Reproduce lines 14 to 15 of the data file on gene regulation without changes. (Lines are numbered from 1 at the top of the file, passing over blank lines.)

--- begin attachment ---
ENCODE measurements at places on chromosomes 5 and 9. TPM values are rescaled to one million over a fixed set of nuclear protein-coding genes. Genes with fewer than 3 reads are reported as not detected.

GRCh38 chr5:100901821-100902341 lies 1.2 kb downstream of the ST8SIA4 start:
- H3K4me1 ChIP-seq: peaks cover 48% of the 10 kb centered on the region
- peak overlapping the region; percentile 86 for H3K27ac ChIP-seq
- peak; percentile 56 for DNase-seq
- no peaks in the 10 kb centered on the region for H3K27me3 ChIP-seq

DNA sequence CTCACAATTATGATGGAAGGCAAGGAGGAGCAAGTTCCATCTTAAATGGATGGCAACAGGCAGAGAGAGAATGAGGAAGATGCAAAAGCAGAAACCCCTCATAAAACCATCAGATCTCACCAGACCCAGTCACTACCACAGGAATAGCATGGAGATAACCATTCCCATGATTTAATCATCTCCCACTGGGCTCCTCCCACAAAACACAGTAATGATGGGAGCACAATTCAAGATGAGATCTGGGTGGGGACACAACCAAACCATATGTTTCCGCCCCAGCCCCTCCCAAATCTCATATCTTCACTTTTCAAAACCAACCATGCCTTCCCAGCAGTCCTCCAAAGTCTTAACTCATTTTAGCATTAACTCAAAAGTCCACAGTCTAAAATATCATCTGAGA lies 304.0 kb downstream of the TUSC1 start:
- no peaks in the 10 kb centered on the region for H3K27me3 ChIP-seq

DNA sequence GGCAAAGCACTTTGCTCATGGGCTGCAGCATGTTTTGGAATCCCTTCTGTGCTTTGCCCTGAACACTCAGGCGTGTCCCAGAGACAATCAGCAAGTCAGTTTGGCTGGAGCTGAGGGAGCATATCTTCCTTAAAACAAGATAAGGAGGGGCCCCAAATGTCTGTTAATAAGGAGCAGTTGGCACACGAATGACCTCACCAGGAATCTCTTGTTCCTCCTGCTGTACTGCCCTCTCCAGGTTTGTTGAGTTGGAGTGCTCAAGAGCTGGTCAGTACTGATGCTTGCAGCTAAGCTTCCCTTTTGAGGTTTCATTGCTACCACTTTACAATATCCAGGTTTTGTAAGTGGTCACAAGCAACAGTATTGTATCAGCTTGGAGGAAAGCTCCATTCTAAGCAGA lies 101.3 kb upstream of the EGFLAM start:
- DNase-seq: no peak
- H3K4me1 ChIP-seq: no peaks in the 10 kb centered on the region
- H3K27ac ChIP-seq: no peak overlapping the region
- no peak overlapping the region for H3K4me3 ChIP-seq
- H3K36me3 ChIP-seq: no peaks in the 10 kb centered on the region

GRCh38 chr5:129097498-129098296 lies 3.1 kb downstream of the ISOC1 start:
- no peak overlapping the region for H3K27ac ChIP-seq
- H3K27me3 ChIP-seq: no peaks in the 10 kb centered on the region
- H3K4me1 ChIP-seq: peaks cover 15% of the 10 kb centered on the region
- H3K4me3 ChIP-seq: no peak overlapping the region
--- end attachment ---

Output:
- H3K36me3 ChIP-seq: no peaks in the 10 kb centered on the region

GRCh38 chr5:129097498-129098296 lies 3.1 kb downstream of the ISOC1 start: